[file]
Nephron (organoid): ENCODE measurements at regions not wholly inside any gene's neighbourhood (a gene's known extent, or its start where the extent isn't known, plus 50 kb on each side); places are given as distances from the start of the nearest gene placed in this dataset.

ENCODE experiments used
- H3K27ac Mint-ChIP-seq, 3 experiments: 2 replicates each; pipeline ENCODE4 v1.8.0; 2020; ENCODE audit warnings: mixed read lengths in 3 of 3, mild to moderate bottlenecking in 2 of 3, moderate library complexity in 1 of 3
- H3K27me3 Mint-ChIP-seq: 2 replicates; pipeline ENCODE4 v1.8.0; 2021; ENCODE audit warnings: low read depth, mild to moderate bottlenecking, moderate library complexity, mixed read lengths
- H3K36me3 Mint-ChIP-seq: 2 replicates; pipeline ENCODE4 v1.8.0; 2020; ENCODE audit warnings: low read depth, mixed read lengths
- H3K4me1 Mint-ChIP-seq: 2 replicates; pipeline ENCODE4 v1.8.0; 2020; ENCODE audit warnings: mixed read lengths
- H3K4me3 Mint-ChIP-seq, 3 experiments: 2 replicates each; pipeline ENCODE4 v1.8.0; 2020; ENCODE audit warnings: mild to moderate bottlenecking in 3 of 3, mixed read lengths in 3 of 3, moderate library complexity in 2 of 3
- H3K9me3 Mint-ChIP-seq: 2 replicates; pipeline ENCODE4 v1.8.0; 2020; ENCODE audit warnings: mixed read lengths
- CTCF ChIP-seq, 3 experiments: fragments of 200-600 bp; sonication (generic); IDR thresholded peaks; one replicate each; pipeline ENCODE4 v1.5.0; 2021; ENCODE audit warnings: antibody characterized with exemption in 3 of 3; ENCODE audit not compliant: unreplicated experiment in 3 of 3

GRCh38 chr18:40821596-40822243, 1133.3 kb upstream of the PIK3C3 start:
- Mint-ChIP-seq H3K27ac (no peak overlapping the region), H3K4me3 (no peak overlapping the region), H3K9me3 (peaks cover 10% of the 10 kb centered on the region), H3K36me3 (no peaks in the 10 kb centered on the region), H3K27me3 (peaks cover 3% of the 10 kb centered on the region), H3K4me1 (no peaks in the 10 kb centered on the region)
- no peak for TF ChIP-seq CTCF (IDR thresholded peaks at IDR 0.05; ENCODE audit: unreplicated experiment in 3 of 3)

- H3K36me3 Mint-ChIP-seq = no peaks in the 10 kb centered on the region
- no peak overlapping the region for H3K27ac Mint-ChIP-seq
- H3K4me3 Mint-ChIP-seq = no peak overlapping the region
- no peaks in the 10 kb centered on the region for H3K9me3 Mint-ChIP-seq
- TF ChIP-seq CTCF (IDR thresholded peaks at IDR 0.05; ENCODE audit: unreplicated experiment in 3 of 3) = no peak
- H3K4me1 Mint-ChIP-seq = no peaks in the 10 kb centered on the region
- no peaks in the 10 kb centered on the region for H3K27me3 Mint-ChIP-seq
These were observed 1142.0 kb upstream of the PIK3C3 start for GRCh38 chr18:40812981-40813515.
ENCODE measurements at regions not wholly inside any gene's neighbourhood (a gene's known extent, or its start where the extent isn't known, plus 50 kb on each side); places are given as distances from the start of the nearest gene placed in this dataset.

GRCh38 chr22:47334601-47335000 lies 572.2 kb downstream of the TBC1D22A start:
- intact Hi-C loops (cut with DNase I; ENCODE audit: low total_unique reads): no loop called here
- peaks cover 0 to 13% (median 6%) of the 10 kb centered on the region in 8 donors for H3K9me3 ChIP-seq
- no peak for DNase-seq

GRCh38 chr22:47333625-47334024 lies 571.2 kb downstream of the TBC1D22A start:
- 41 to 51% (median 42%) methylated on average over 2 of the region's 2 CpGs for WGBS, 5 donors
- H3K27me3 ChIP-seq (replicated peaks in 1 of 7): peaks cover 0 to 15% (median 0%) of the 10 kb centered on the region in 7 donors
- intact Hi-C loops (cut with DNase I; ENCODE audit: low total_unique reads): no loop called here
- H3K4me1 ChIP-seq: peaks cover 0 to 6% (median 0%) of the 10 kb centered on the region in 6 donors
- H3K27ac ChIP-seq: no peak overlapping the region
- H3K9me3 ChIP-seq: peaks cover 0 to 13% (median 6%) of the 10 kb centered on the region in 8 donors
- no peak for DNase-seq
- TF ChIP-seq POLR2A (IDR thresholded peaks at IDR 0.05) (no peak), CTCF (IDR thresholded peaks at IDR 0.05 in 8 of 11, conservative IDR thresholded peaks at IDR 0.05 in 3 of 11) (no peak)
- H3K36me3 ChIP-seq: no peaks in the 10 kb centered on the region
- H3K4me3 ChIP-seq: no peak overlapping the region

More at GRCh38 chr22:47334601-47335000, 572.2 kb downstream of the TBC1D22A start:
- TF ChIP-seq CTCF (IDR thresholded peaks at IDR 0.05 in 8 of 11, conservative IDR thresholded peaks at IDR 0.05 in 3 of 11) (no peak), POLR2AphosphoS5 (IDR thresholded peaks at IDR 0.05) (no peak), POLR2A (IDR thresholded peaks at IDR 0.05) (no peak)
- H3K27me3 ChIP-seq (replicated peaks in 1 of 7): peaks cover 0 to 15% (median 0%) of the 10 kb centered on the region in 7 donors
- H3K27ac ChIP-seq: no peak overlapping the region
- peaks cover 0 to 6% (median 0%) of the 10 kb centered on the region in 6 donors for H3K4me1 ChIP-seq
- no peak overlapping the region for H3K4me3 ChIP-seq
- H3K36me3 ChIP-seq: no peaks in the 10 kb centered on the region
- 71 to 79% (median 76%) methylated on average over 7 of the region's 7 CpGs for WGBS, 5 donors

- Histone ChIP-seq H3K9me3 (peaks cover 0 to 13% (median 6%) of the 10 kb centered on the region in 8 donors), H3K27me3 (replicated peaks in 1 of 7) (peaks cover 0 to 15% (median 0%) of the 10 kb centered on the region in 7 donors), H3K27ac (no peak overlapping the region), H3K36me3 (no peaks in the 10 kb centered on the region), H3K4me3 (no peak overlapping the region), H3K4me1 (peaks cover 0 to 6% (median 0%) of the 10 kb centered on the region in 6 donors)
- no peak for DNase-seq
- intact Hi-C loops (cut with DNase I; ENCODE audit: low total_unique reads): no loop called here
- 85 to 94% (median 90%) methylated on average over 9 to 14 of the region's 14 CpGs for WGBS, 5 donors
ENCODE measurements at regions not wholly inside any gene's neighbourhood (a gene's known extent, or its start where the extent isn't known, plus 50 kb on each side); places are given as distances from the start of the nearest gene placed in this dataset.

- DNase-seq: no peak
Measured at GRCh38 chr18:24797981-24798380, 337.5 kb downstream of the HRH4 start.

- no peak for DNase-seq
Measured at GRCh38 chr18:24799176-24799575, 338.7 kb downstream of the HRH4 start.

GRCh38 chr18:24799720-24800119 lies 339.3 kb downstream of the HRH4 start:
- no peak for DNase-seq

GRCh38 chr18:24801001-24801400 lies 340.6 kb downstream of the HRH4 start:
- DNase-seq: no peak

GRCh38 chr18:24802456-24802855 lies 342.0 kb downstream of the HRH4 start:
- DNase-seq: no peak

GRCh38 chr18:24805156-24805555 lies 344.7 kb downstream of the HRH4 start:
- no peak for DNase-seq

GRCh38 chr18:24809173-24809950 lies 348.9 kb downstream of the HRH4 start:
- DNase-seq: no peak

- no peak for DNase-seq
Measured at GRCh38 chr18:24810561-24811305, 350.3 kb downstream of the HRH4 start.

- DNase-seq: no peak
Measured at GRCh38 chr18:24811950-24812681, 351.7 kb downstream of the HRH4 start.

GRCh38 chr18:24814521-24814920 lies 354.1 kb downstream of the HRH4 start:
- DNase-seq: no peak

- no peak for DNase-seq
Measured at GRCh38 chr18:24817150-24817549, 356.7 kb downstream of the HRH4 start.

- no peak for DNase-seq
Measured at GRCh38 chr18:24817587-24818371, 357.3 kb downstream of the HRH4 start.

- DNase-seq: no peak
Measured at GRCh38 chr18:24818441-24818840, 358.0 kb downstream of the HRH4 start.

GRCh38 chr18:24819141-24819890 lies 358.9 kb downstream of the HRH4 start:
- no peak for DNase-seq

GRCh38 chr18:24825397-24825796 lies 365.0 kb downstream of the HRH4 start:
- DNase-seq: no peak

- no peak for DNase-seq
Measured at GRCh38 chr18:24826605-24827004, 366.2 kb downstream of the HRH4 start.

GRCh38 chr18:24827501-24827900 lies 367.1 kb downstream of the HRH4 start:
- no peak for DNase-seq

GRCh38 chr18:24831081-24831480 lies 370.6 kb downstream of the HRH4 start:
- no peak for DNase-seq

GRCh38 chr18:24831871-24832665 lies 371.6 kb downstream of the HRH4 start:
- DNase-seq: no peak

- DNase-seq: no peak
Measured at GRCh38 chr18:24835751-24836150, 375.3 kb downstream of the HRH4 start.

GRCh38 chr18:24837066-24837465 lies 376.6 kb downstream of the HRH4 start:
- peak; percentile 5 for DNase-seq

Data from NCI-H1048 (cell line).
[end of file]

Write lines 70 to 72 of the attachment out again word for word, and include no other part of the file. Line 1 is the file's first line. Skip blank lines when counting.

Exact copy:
- no peak for DNase-seq
Measured at GRCh38 chr18:24817150-24817549, 356.7 kb downstream of the HRH4 start.

- no peak for DNase-seq